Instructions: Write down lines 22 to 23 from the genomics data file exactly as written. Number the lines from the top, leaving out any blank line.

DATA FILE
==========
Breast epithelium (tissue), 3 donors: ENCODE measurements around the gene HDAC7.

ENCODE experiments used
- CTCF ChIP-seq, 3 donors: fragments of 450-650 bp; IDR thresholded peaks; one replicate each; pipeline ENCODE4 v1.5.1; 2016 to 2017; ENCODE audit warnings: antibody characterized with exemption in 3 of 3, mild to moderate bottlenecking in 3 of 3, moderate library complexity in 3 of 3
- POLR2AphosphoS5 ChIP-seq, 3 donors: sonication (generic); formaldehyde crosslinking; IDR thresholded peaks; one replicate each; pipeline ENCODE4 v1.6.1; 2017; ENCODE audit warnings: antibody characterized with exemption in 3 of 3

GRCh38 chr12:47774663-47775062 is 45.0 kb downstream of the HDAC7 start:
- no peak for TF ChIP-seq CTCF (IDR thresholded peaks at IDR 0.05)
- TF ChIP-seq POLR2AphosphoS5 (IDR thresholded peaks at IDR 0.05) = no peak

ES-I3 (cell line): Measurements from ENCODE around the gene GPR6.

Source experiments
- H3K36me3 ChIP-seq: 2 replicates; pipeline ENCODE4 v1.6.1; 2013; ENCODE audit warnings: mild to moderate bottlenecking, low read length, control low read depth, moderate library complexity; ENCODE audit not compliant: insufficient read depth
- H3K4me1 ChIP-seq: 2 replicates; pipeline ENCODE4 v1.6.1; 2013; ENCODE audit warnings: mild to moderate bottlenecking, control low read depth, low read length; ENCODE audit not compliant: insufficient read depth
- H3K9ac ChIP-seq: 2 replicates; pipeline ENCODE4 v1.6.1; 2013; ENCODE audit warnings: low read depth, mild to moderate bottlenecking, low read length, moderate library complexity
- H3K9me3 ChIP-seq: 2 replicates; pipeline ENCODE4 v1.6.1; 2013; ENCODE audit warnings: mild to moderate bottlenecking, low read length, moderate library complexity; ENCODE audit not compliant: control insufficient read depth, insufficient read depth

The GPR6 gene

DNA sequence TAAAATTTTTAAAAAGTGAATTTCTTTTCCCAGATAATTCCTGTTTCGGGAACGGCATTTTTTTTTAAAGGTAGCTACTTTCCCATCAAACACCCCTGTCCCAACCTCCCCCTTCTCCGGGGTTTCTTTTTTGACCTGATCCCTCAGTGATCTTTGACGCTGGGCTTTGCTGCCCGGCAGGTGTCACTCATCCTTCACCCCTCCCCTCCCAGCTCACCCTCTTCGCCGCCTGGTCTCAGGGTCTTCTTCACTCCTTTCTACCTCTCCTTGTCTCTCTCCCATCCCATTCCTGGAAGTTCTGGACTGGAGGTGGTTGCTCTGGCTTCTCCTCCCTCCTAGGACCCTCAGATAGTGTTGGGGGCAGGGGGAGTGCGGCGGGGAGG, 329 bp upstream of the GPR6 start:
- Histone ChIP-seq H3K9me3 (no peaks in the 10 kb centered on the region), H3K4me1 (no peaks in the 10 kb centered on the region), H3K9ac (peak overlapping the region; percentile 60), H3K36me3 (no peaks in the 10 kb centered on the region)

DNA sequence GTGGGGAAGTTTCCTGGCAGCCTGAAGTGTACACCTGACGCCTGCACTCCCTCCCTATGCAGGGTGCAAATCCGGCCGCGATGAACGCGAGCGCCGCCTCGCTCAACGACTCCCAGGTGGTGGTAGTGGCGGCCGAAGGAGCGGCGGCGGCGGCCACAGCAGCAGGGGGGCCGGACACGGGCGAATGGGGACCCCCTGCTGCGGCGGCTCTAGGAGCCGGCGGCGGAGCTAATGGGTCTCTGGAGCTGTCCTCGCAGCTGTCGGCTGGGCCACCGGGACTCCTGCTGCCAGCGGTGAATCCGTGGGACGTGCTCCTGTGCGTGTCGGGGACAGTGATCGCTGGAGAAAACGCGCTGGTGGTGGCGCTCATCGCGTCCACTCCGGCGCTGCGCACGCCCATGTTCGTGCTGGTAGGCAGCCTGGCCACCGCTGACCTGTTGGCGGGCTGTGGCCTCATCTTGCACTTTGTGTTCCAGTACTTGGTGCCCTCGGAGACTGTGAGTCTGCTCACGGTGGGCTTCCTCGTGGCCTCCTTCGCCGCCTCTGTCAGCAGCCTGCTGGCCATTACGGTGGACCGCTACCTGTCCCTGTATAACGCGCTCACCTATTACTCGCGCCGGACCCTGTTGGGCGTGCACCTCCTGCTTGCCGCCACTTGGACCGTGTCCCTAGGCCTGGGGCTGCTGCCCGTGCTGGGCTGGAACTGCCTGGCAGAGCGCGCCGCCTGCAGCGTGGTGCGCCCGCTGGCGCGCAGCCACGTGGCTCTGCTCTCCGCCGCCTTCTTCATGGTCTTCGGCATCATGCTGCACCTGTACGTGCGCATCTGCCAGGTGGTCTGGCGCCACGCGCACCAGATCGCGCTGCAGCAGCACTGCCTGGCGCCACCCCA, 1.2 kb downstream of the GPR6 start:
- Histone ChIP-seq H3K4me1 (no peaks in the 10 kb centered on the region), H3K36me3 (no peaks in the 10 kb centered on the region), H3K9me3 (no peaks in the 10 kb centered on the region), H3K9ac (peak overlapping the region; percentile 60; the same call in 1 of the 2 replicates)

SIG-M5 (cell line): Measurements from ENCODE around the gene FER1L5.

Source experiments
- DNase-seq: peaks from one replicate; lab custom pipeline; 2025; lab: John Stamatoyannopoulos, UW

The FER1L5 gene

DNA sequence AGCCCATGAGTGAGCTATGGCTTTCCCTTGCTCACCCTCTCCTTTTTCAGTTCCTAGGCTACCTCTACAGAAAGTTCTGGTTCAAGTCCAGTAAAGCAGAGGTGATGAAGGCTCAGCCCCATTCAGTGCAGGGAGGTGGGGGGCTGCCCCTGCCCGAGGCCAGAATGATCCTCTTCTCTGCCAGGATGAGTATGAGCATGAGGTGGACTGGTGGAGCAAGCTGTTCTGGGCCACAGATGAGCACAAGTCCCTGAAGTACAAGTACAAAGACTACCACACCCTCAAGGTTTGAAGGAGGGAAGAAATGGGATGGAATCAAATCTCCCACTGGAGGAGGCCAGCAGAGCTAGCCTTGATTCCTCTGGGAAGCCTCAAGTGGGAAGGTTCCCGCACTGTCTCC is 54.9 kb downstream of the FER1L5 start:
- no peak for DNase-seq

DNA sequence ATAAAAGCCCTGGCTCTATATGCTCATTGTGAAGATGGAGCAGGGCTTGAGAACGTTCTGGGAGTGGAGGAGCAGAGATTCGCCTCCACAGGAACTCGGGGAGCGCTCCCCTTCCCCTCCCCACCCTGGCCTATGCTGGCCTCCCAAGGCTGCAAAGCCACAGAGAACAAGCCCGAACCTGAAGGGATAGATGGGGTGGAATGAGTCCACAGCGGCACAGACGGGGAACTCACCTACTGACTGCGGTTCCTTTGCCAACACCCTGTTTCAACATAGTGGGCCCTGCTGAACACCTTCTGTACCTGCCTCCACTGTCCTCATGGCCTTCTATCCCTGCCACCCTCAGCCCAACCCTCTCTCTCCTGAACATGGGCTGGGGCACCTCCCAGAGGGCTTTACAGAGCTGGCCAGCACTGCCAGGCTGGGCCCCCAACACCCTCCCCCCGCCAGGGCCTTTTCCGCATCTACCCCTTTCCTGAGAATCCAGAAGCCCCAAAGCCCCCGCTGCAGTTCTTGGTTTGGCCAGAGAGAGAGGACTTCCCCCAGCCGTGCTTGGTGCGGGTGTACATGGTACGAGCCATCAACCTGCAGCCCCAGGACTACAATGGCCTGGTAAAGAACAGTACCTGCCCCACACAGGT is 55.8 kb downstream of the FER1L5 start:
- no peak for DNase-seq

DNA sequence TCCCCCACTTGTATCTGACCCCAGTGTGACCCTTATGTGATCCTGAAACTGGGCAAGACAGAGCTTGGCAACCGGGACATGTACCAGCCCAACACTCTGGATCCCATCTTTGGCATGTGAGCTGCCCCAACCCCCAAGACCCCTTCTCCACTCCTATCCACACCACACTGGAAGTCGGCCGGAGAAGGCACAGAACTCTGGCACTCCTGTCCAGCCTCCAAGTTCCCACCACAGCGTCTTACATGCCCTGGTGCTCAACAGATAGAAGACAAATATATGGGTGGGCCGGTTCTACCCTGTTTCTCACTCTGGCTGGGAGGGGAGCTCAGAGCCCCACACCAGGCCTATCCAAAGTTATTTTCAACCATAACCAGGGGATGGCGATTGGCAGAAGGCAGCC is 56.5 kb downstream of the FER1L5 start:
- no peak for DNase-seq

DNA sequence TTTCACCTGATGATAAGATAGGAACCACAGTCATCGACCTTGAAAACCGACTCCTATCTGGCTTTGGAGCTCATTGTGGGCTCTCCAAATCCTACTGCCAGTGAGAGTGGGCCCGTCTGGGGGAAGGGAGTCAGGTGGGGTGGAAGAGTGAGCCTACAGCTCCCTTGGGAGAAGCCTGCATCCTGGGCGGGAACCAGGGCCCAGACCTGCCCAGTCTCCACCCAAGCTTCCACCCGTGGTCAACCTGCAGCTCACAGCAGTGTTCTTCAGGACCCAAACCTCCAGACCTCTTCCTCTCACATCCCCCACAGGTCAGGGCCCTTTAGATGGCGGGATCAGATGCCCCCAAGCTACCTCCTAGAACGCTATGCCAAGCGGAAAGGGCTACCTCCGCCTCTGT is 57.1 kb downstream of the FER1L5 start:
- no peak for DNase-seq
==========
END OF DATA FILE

The FER1L5 gene

DNA sequence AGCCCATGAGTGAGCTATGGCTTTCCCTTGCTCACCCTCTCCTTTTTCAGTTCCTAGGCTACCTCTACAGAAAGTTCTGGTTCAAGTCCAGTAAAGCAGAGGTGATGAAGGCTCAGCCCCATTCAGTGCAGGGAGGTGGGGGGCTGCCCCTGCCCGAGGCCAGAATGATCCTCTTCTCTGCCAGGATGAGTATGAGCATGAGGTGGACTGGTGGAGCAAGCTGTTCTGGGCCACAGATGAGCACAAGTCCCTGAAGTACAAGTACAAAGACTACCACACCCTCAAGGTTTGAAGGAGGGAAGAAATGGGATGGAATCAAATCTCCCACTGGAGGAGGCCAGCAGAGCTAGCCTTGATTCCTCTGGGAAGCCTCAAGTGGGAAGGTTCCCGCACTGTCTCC is 54.9 kb downstream of the FER1L5 start: